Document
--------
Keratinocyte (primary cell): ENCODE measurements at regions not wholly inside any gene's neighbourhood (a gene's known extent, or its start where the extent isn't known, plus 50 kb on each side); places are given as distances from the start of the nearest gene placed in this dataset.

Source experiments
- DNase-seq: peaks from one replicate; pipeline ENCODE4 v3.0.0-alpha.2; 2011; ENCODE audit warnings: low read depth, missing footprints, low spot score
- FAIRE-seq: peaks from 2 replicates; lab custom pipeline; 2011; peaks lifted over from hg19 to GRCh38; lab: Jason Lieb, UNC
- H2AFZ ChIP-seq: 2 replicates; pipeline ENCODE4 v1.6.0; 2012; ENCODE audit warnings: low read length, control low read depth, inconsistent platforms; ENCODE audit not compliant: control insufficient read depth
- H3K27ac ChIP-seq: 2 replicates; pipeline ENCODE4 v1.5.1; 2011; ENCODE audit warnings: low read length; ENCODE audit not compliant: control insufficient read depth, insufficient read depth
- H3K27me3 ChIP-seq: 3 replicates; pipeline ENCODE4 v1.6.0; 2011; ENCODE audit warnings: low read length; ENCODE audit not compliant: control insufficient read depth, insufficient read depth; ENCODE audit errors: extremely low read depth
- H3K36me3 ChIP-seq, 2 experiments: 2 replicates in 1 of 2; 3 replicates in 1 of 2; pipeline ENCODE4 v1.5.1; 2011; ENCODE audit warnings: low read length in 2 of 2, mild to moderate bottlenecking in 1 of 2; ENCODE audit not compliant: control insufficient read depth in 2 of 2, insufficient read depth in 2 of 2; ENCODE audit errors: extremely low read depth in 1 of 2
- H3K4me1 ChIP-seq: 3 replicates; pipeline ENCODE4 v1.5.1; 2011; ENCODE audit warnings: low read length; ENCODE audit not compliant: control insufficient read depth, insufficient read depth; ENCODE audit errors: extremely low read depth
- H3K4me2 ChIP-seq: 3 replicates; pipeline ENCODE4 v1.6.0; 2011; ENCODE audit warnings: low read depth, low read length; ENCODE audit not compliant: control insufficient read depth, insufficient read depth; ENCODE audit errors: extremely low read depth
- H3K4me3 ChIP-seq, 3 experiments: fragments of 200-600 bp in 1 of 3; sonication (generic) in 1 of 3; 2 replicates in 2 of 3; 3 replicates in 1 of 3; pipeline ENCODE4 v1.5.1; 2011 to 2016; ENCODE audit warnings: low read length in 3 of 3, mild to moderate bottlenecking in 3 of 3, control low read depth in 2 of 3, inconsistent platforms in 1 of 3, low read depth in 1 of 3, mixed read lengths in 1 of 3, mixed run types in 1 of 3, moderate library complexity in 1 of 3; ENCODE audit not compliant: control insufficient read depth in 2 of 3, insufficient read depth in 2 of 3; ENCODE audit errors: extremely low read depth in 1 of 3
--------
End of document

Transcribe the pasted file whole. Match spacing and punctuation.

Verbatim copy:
Keratinocyte (primary cell): ENCODE measurements at regions not wholly inside any gene's neighbourhood (a gene's known extent, or its start where the extent isn't known, plus 50 kb on each side); places are given as distances from the start of the nearest gene placed in this dataset.

Source experiments
- DNase-seq: peaks from one replicate; pipeline ENCODE4 v3.0.0-alpha.2; 2011; ENCODE audit warnings: low read depth, missing footprints, low spot score
- FAIRE-seq: peaks from 2 replicates; lab custom pipeline; 2011; peaks lifted over from hg19 to GRCh38; lab: Jason Lieb, UNC
- H2AFZ ChIP-seq: 2 replicates; pipeline ENCODE4 v1.6.0; 2012; ENCODE audit warnings: low read length, control low read depth, inconsistent platforms; ENCODE audit not compliant: control insufficient read depth
- H3K27ac ChIP-seq: 2 replicates; pipeline ENCODE4 v1.5.1; 2011; ENCODE audit warnings: low read length; ENCODE audit not compliant: control insufficient read depth, insufficient read depth
- H3K27me3 ChIP-seq: 3 replicates; pipeline ENCODE4 v1.6.0; 2011; ENCODE audit warnings: low read length; ENCODE audit not compliant: control insufficient read depth, insufficient read depth; ENCODE audit errors: extremely low read depth
- H3K36me3 ChIP-seq, 2 experiments: 2 replicates in 1 of 2; 3 replicates in 1 of 2; pipeline ENCODE4 v1.5.1; 2011; ENCODE audit warnings: low read length in 2 of 2, mild to moderate bottlenecking in 1 of 2; ENCODE audit not compliant: control insufficient read depth in 2 of 2, insufficient read depth in 2 of 2; ENCODE audit errors: extremely low read depth in 1 of 2
- H3K4me1 ChIP-seq: 3 replicates; pipeline ENCODE4 v1.5.1; 2011; ENCODE audit warnings: low read length; ENCODE audit not compliant: control insufficient read depth, insufficient read depth; ENCODE audit errors: extremely low read depth
- H3K4me2 ChIP-seq: 3 replicates; pipeline ENCODE4 v1.6.0; 2011; ENCODE audit warnings: low read depth, low read length; ENCODE audit not compliant: control insufficient read depth, insufficient read depth; ENCODE audit errors: extremely low read depth
- H3K4me3 ChIP-seq, 3 experiments: fragments of 200-600 bp in 1 of 3; sonication (generic) in 1 of 3; 2 replicates in 2 of 3; 3 replicates in 1 of 3; pipeline ENCODE4 v1.5.1; 2011 to 2016; ENCODE audit warnings: low read length in 3 of 3, mild to moderate bottlenecking in 3 of 3, control low read depth in 2 of 3, inconsistent platforms in 1 of 3, low read depth in 1 of 3, mixed read lengths in 1 of 3, mixed run types in 1 of 3, moderate library complexity in 1 of 3; ENCODE audit not compliant: control insufficient read depth in 2 of 3, insufficient read depth in 2 of 3; ENCODE audit errors: extremely low read depth in 1 of 3